During the fall of 2020, graduate students in the Ryerson University English Department’s Literatures and Modernity program worked on digital criticism projects that reflected on Indigenous literature in Canada and feminist forms of testimony. This post originally appeared on graduate student Selena Jodha’s Medium bog.
Who is Brandi Bird and Where do They Come From?
Brandi Bird is Saulteaux and Cree from the Treaty 1 territory, in the area now known as Winnipeg, Manitoba. Bird is part of two Indigenous communities: the Saulteaux and the Cree. The Saulteaux is a part of a larger tribe known as Ojibwa, located in what is now the northern United States and southern Ontario and Manitoba. The Cree, also a part of Ojibwa, occupy a large area of Saskatchewan, from the northern woodlands to the southern plains.
The word Saulteaux comes from the French word saulteurs, which translates to “people of the rapids.” This dates back to the seventeenth century when French explorers and missionaries entered the area around Sault Ste. Marie, on Lake Superior, and referred to the Indigenous community living near the water as the saulteurs. The European settlers and the Saulteaux came together to trap and trade and it wasn’t until the fur-trade rivalry between the French and English that the alliances were broken. The Cree, who are one of the largest Indigenous groups in Saskatchewan, have three main distinctions in relation to dialect and culture: Plains, Woodland and Swampy. The term Cree was derived from the French distinction of the Ojibway term Kinistino, yet the proper term in the Plains Cree language is nēhiyawak. In 1740, they began to move towards the Prairies with the fur trade, and became a middleman in their alliance with the Saulteaux and Assiniboine when trading with other indigenous tribes, the English and the French.
The Treaty 1 area was entered in August 1871 at Lower Fort Gerry, which includes many Canadian communities such as Winnipeg, the one of the more well known Canadian communities — at least to my Ontarian knowledge. Bird comes from Treaty 1, containing both Lake Manitoba and Lake Winnipeg fall into the area, which are significant markers in their poetry and perhaps to their identity within their community. As well, Birds relation to the prairies and bodies of water draws back into their heritage as both a Cree and Saulteaux.
Poetic Devices in “I am Still Too Much”
In “I am Still Too Much” Bird uses many literary techniques such as metaphors, imagery, repetition, and allegories to approach the trauma of healing within many Indigenous spheres, including navigating family, culture and tradition. In “At My Grandmas Funeral ” Bird powerfully opens their chapbook by using their words to capture both a sense of loss and belonging in their home territory, as well as to portray their loss of culture and family:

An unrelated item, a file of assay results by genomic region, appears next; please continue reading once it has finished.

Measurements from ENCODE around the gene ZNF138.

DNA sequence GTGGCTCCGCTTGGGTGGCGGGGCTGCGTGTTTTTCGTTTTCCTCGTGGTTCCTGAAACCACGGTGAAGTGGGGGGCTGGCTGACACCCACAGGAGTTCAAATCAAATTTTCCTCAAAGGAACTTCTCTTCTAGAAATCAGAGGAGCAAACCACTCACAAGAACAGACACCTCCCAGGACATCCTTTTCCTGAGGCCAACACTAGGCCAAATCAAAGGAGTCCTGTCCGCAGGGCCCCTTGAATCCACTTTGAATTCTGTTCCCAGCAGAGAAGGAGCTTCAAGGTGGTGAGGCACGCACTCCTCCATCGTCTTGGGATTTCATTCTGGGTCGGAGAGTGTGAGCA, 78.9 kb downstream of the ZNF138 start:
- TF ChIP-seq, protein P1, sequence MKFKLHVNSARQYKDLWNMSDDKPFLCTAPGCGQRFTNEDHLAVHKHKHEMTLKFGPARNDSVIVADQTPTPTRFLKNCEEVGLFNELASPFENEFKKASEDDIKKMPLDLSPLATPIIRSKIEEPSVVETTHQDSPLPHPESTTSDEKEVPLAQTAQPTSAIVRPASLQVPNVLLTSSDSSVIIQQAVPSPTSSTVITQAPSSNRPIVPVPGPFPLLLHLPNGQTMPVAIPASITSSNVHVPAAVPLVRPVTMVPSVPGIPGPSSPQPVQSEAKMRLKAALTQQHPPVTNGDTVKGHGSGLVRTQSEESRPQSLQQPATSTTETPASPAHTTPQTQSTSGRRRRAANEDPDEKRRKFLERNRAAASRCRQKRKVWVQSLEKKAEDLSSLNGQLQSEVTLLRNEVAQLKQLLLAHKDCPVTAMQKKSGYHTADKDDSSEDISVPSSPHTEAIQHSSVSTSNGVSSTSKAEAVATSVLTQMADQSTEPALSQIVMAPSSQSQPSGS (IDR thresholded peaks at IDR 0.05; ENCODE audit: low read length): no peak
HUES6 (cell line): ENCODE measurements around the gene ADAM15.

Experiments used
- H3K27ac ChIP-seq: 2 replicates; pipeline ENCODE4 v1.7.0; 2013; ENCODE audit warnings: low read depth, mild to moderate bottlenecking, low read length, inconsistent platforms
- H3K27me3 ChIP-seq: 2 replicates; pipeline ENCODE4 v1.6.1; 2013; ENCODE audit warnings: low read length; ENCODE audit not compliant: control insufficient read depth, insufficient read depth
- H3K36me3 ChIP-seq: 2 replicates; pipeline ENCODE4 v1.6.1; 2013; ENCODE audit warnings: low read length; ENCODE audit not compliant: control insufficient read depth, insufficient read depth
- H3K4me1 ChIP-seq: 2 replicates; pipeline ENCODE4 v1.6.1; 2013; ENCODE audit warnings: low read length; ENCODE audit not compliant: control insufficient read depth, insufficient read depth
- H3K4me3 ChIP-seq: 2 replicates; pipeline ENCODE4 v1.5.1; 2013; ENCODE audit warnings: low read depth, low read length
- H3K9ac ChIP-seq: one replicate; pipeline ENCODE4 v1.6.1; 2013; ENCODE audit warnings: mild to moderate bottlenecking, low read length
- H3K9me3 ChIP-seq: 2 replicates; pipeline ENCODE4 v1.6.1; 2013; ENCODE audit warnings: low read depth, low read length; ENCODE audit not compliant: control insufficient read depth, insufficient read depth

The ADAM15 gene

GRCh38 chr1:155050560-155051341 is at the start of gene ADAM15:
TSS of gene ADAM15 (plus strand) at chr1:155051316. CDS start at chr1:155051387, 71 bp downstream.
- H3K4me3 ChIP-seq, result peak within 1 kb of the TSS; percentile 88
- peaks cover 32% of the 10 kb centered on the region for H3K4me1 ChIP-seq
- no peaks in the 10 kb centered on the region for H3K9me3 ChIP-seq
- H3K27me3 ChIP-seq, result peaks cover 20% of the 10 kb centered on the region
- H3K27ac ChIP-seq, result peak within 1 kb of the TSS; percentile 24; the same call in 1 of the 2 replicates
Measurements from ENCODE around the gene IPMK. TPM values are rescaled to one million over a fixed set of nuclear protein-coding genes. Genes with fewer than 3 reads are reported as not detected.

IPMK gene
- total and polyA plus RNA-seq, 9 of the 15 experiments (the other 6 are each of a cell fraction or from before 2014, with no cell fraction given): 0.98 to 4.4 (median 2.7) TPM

“I am a stone mausoleum
with a rough lip asking my Dad to teach
me anishinaabemowin. He tries
and in the silence my syllables skip like stones off of Lake Manitoba
and my Dad’s hand on my back
says Some day. (Bird 9).”
By referring to themselves as a stone mausoleum, they are embodying the identity of an “above ground tomb.” In relation to colonial violence in Canada, not to mention globally, Indigenous peoples were taken from their homes and ripped of their culture to appease Eurocentric societal norms and in doing so, entombed generations of Indigenous peoples from the entirety of what their culture could have been. By feeling like a mausoleum when trying to learn their language, they are using their textual self to represent how their cultural words cannot breach the entombed person they have become due to the nature of having more knowledge taken away from them as a result of colonial violence.
In addition, imagery within “their syllables skipping like stones off of Lake Manitoba” heightens the loss of identity that Bird embodies, using their literary self to portray how they’re unable to fully connect and immerse in the life that their father and grandmother lived due to a lack of generational knowledge in relation to colonial violence. Yet the carrying lines of “Dad’s hand on my back says some day” underlines the notation of hope that Bird illuminates throughout the chapbook. That despite the colonial violence that Indigenous communities like theirs have faced, Indigenous kinship in Canada can be felt.
In the same way, Bird approaches healing by personifying mother nature in “Mother is a Place.” In this poem, Bird channels their affection towards the Earth and their homeland by writing on the effects and trauma that mother earth has suffered through settlers colonialism. They start with a powerful statement that “Mother is a place where nothing grows anymore” indicating the physical hurt that nature is currently going through (17). This is amplified by indicating words and imagery that connotes negativity throughout the poem such as: dry well, die, no water, smashed skull, and skeleton. The use of these words suggest how Bird, and the society, perceives mother nature at the surface. As readers move deeper into the poem, similarly to the first poem, the message shifts to an optimistic one that contains room for healing, and suggests that although mother may seem to be disrupted, she has a chance to grow despite the hardships that were brought onto it. In the lines: